• USNVO

          All that may be true but the shape recovered near Naval base Kitsap was clearly a MK6 shape without Hertz horns or galvanic wire detonators, was clearly painted white and orange, and was floating so high in the water it was obviously empty. After it was destroyed, the people from Keyport reported exactly what it was and when, where, and why it was laid. So yes, it was blown up but probably because the people who knew what it was were never consulted.

          • Ed L

            Just saying the Public Relations Officers were not saying that. We might know better but Mary and Joe Civilian doesn’t know that. That’s why I don’t talk Acronym’s around my family and friends Unless they are former military. Now the retire army and airforce guys I know. we educate each other.

  • RunningBear

    Sad, one man with too many hats.

    As others here have said, get the present LCS program with modules in service, then…and only then…should the obvious future developments begin.

    You can’t DEFEND! this country with future weapons.

    Too many toys to play with!

    Fly Navy

    • PolicyWonk

      The idea of LCS, modularity, and mission package standardization for easy upgraeds, is perfectly sound and makes a lot of sense.

      Its the execution of the idea that failed: two different sea-frames and propulsion systems, so double the logistical, maintenance, and training problems; crazy expensive; crazy complex; poor growth characteristics; too big for the littorals – too small for blue water; and, commercial construction – all make for poor ROI.

      • RunningBear

        Aside from your aversion to the LCS, the MCM program as a whole has “too many cooks in the kitchen” and it is mis-managed by CNO and on down the chain.

        Typical of a technology that has little time, budget or scope for completing the existing challenge . All of the above are responsible for “Oh but what about the new…..whatever” without getting a weapon program in service.

        Scope, schedule and budget is the only way MCM will ever be successful; regardless of all the “Lookee Louees”, none of which are responsible for the program delivery/ completion.

        Fly Navy

  • airider

    Still too expensive. Mines are a cheap weapon targeting an expensive weapon. Countermeasures for mines must be even cheaper if we’re going to afford waging war in this arena. We need to go back to the drawing board and re-look at how to address eliminating this threat with the simplest of means.

    The two things I’d look at for a start is line charges and electromagnetic pulses. Almost all modern mines are influence mines, so I’d investigate deploying CM that increases the influence effects … perhaps even very low yield nuclear devices …

    • This idea doesn’t get a favorable reaction in the pentagon because it isn’t a large enough number to rise to a line item in the budget which means that those in favor of this path will not fair well in the flag board.

  • PolicyWonk

    The Littoral Combat Ship created a new dynamic, where a prepackaged kit of MCM tools could be installed on the ship, or it could be taken off and swapped wholesale for a mission package for a different warfare area.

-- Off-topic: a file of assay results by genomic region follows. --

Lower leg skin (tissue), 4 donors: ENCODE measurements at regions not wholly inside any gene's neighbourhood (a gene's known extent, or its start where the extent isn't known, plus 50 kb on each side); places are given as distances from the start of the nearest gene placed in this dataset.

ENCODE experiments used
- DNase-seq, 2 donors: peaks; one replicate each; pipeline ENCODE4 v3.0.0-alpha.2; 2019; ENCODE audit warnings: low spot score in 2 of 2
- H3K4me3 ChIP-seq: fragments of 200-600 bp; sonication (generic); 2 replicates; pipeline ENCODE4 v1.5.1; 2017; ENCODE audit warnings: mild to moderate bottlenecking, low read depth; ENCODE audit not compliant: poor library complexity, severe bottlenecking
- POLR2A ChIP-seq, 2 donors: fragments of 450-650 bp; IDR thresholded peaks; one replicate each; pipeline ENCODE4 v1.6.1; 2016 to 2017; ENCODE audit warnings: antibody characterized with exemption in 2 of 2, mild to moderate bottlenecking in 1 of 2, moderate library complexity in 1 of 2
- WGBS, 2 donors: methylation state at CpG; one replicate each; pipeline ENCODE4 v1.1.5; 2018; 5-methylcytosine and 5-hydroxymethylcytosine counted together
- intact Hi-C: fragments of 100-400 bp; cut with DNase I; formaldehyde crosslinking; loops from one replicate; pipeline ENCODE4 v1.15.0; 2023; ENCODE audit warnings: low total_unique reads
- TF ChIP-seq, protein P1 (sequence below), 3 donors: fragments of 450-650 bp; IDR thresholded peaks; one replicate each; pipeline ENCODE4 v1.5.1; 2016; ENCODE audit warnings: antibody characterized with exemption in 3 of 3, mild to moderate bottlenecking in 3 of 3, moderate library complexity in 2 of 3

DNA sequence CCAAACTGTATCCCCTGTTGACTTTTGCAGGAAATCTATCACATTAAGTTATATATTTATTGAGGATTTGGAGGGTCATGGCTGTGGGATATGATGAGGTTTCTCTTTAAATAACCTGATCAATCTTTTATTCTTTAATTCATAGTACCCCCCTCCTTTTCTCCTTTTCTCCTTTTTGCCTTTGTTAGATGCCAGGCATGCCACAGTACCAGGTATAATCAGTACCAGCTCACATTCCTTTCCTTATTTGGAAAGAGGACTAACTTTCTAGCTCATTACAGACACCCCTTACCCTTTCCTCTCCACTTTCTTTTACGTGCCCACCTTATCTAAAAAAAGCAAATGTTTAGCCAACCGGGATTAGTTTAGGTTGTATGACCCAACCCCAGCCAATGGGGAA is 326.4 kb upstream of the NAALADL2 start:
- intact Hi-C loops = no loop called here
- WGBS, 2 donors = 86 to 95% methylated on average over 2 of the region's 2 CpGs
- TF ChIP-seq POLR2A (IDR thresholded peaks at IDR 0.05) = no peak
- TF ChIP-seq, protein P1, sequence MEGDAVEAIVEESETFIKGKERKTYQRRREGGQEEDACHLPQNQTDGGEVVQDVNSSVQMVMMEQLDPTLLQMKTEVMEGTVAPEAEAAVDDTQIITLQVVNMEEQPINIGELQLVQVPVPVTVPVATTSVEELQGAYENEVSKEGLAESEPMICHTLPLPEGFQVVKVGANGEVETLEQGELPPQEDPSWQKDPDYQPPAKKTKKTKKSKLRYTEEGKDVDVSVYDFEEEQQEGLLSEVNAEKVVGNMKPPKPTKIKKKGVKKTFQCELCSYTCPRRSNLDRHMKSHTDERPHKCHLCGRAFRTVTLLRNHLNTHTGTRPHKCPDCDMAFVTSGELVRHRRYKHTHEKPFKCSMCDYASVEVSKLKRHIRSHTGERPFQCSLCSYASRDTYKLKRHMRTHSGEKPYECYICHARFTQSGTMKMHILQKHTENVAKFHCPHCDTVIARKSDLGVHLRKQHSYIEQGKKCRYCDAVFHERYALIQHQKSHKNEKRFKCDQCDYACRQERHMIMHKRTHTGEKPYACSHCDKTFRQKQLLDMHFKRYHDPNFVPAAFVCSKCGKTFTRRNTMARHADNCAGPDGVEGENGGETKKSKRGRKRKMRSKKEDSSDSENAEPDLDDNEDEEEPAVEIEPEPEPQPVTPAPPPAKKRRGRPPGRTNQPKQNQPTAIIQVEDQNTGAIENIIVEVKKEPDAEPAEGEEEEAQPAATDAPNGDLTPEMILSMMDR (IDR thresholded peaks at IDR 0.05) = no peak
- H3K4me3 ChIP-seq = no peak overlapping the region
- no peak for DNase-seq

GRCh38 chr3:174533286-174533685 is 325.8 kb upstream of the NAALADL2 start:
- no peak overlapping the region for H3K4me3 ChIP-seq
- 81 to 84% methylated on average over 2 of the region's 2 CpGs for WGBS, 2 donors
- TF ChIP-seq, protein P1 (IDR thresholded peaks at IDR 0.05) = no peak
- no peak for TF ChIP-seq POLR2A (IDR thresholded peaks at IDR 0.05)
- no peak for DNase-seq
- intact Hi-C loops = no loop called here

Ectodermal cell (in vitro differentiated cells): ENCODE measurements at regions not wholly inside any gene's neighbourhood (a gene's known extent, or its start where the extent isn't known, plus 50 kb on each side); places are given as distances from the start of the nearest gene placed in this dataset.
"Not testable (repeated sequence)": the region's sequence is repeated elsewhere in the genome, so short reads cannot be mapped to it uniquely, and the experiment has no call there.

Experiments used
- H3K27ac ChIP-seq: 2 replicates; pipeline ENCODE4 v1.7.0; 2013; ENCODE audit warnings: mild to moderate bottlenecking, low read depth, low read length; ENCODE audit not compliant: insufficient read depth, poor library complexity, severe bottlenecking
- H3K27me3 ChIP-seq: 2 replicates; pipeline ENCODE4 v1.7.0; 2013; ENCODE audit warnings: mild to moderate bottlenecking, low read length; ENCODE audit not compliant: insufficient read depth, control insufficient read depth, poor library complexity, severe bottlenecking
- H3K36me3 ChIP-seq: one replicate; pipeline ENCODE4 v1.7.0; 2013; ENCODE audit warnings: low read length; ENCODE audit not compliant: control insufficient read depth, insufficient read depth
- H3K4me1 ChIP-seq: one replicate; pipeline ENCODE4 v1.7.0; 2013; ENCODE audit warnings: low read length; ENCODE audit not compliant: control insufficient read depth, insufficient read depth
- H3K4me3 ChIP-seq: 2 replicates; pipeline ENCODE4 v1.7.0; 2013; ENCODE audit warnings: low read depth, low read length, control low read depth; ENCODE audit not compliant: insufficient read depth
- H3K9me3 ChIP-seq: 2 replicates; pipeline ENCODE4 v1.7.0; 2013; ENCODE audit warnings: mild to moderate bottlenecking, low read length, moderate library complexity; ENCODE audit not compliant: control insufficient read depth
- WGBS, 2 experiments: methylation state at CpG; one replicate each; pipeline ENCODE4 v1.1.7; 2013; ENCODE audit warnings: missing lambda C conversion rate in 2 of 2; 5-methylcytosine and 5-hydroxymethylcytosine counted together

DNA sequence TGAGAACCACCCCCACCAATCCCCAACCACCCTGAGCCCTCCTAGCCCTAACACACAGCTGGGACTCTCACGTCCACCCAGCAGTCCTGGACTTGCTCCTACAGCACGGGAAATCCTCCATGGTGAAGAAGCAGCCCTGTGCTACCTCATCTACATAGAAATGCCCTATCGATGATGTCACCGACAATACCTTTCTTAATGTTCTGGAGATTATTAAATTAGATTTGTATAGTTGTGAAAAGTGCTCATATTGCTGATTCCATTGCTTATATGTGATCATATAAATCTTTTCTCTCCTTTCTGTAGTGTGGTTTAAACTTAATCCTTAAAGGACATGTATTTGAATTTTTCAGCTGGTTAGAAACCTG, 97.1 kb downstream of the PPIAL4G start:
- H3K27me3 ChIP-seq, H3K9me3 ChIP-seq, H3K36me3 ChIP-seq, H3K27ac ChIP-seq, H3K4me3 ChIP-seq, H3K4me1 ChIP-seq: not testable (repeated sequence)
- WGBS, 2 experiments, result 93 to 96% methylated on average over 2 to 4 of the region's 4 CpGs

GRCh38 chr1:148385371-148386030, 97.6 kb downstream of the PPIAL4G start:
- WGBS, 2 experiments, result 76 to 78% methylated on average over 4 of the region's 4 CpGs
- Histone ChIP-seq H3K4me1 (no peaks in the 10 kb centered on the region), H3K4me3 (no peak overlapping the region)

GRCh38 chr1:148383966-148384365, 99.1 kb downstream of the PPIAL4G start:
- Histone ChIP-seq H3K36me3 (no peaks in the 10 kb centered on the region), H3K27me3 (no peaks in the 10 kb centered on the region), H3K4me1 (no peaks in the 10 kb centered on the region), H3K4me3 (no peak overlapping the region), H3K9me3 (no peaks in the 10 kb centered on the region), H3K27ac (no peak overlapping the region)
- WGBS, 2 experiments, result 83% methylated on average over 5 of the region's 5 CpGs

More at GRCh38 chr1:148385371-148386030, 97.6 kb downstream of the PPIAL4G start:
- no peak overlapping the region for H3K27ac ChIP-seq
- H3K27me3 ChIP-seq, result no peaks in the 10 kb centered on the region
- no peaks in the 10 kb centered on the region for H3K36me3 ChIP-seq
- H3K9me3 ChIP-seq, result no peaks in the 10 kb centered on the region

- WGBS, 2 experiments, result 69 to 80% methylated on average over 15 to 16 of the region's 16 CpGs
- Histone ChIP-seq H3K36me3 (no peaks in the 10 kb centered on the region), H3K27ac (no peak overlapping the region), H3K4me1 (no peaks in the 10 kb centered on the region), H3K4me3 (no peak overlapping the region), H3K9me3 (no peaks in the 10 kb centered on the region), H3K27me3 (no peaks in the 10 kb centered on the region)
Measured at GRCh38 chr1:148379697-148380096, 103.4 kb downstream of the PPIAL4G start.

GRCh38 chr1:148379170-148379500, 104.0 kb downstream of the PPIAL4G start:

I concede here was definitely a “new dynamic” created by the “littoral combat ship”.

    That dynamic consisted of: being “never intended to venture into the littoral to engage in combat”, according to former CNO Greenert; and being spoken of in the past tense when the “prepackaged kit of MCM tools” hasn’t been fully tested/deployed yet as if it is deployed and functioning, while the parts that have been approved by the USC PEO were recently scorched by the DoD’s own watchdogs as woefully insufficient, according to an article recently published on these very pages.

    The hyper-expensive LCS does little without its mission package, and even when it does have one they have so far delivered little to no value whatsoever. If either of the LCS classes is ever able to get around the propulsion system reliability problems (among countless others), it might deliver some tiny value to the taxpayers – the roles of which remain to be seen. So far, MCM has to be the most promising because there are few alternatives as far as the USN is concerned.

    The new dynamic of funding this blatant corporate welfare program has had one positive development: and that was sending weapons designers back to the drawing board to create new (or repackage existing) weapons to dramatically reduce weight due to the limited room for growth of both LCS variants. The USN had no choice but to start this effort to find a way for these glorified ferry/yacht conversions to defend themselves when it became obvious both designs were grossly inadequate. While these efforts will pay eventually dividends for other ships in the fleet, as they come on line they will have the simultaneous effect of reducing the need for the existing LCS platforms to exist.

    The cost and complexity is far too high – the value far too small.

  • IMO, the LCS was never intended to be a Frigate. It couldn’t meet the standards for a Frigate, let alone a Corvette. It’s basically nothing more than a high end Patrol boat/OPV/MCM in one ship. The US Navy should bring back frigates and relegate the remaining LCS to the PC/MCM fleet.

  • c. sparks

    Sorry, the LCS has been a complete and total bust. The first three ships are so poorly designed and built that they have officially been designated for “training” (meaning they are useless for deployment). the Navy screwed the pooch on this.